Stock Awards, Part 1: Planning to Manage Tax and Risk
Equity or share-based compensation can be a significant source of wealth for many employees. However, among 86,000 participants in Morgan Stanley’s 2022 Annual Stock Plan Participant Survey, only 38% knew how to maximize the financial benefit of their stock awards.1 This article is part of a series on how to make the most of your equity compensation.
Stock awards can be a powerful way to incentivize employees. It gives them an owner’s perspective, so they approve and execute projects that add shareholder value and lets them participate directly in the value that is created.
Knowing the value of your stock awards and managing their impact on your financial future can be a big part of your overall financial plan. Two of the key planning items to consider are managing the tax ramifications of your stock awards and mitigating the risks that can arise. Here's a look at both issues.
Managing the taxes related to stock awards
An effective tax management plan can prevent you from having to pay unnecessary taxes and potentially reduce the tax bill related to your stock awards.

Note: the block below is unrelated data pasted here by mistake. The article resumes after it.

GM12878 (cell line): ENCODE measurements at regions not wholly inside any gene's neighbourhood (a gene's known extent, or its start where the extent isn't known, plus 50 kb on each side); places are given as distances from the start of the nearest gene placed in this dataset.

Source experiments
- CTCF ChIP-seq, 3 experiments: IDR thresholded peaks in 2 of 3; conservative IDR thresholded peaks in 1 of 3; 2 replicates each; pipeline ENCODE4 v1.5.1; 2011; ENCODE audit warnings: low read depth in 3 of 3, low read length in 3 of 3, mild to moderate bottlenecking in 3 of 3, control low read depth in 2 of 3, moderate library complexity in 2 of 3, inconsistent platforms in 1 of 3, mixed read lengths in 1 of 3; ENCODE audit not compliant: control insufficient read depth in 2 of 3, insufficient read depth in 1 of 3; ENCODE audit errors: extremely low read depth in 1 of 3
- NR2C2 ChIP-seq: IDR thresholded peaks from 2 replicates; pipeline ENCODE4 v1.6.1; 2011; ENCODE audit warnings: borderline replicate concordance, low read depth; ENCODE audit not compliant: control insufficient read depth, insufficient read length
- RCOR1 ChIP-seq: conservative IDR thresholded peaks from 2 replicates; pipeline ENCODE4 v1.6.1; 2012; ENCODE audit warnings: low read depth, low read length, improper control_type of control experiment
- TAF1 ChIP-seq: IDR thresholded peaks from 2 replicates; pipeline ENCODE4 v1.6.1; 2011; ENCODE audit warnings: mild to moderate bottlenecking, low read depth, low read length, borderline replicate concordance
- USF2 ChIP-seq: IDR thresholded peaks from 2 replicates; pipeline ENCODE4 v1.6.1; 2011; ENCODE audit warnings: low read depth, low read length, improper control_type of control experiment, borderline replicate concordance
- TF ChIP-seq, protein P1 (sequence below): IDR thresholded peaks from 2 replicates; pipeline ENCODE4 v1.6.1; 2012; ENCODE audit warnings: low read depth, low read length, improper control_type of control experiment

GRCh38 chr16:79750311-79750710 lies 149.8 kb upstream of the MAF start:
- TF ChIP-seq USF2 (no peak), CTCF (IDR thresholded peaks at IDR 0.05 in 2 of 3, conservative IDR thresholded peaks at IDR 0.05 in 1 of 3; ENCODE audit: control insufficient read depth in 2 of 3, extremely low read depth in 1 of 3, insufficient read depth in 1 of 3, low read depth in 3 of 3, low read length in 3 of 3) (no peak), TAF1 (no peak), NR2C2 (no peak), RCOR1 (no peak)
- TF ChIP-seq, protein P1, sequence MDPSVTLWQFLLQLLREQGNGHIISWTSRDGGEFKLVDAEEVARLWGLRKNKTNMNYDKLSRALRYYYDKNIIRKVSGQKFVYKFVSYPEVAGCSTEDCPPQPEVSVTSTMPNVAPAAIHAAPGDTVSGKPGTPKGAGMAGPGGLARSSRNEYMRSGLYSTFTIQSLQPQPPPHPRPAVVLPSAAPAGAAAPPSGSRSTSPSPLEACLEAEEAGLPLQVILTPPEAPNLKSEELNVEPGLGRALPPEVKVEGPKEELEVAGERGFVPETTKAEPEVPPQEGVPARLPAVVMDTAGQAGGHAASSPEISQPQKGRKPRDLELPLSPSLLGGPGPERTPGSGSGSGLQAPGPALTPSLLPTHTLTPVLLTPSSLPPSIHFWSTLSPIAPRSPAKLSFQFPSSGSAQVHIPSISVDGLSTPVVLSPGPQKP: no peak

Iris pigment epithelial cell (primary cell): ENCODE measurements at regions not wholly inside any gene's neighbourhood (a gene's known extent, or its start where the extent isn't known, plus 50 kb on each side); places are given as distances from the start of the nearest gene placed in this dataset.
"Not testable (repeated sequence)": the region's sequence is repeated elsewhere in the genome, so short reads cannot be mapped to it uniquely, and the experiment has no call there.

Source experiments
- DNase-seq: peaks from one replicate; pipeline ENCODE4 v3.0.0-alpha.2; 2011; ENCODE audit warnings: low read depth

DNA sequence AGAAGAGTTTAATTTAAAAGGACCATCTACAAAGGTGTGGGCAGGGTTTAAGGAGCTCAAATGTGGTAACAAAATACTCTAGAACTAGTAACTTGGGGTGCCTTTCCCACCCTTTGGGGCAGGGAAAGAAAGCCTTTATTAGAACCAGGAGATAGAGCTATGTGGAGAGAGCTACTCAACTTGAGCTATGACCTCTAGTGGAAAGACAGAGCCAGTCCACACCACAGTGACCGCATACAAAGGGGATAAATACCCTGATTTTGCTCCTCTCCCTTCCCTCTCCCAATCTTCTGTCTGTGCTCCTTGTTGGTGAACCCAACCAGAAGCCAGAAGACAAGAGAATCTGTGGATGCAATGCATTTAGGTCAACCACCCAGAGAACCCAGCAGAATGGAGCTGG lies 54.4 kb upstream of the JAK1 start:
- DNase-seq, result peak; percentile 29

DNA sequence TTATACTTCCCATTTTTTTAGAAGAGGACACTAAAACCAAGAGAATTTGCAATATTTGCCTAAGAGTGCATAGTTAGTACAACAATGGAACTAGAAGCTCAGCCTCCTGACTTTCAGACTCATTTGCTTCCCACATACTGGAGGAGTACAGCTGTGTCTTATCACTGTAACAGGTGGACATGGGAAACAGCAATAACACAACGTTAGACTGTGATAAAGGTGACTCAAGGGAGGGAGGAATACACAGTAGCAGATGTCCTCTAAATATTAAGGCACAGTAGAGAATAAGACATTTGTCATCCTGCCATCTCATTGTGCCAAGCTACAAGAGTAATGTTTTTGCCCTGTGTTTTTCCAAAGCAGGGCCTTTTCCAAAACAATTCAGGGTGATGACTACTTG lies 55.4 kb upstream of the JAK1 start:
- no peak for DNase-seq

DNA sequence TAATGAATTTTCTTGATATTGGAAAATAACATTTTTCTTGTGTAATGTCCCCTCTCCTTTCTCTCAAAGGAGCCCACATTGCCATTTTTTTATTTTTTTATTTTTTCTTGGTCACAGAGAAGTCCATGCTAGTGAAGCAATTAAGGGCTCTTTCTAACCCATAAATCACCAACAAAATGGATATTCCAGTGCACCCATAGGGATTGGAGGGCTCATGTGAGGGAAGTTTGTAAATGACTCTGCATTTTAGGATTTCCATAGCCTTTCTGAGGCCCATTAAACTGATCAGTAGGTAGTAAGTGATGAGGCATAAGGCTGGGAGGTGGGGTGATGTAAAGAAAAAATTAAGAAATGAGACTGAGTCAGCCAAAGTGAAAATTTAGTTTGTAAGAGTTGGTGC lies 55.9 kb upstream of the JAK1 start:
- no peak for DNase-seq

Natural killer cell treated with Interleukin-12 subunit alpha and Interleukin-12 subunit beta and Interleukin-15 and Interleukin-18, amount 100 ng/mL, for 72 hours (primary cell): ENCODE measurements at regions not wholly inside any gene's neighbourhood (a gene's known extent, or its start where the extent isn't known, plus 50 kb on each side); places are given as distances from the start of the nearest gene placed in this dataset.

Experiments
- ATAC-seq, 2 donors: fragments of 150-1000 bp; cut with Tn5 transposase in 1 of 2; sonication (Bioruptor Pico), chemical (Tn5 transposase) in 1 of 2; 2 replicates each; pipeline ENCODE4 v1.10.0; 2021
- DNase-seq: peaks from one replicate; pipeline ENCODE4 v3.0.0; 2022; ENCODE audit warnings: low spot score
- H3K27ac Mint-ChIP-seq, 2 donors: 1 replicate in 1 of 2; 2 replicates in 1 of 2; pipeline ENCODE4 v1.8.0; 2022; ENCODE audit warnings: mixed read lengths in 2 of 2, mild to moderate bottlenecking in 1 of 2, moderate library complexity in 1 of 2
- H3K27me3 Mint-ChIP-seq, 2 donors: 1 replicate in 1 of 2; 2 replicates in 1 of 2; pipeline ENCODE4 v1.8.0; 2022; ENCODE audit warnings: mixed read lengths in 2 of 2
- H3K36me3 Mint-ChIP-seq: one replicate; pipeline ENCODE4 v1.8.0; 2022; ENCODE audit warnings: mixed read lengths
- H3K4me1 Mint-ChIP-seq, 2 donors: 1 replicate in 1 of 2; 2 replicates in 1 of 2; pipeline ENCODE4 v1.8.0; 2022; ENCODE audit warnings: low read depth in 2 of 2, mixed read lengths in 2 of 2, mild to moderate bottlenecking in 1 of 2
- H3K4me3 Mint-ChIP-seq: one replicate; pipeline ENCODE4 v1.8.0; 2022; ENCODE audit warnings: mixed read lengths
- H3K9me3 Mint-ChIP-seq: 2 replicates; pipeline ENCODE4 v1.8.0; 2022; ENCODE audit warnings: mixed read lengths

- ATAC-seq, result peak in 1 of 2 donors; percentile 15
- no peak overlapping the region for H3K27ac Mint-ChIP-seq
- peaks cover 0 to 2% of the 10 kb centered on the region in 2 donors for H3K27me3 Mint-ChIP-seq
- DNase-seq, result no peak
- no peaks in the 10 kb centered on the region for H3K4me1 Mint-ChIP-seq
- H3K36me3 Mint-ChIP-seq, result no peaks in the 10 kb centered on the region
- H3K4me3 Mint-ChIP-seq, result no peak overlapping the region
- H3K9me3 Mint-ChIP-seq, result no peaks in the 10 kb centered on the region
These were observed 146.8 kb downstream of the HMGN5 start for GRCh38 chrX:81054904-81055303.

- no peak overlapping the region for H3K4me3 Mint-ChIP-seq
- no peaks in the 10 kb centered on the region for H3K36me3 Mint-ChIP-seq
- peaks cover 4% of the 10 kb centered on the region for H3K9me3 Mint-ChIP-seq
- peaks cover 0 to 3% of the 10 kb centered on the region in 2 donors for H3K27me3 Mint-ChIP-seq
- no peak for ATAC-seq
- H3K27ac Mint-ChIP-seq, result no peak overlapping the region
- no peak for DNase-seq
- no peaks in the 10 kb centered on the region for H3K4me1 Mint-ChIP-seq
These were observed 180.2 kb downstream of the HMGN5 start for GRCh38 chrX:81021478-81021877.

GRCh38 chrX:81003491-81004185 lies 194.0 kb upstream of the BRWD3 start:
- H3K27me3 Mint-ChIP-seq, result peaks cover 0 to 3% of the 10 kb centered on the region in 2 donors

For example, with stock options, you have control over when you realize the income between the time they vest and when they expire. In my experience, an effective strategy is to match the timing of the income realization with years when your income is lower, or when you have more deductions. Without such a plan, you might end up paying taxes that could have been avoided if you had exercised the options at a different time.
Another potential way to reduce the tax burden caused by your stock awards is to make an 83(b) election. Section 83(b) in the Internal Revenue Code (IRC) grants individuals the option to pay tax on the fair market value of the stock award when it is granted, rather than in the future when the shares are received. Assuming the company’s stock price increases between the grant date and the date your shares vest or are exercised, you can reduce the total tax paid for the shares you receive.
However, there are some risks and caveats to this strategy. For one thing, if the company’s stock price falls between the grant date and the date your shares vest or are exercised, you will pay more tax than you would have if you hadn’t made the 83(b) election. The election is only possible if the stock is subject to a vesting schedule and the election forms are sent to the IRS and your employer within 30 days after the award is granted.2 And keep in mind that you must have enough cash on hand to prepay the taxes when you make the election.
Mitigating the risks associated with stock awards
As your stock awards vest, your overall financial health will increasingly depend on the performance of the company’s stock. This is known as concentration risk. In my experience, a good rule of thumb is to avoid having more than 5% to 10% of your investment portfolio concentrated in any single stock position.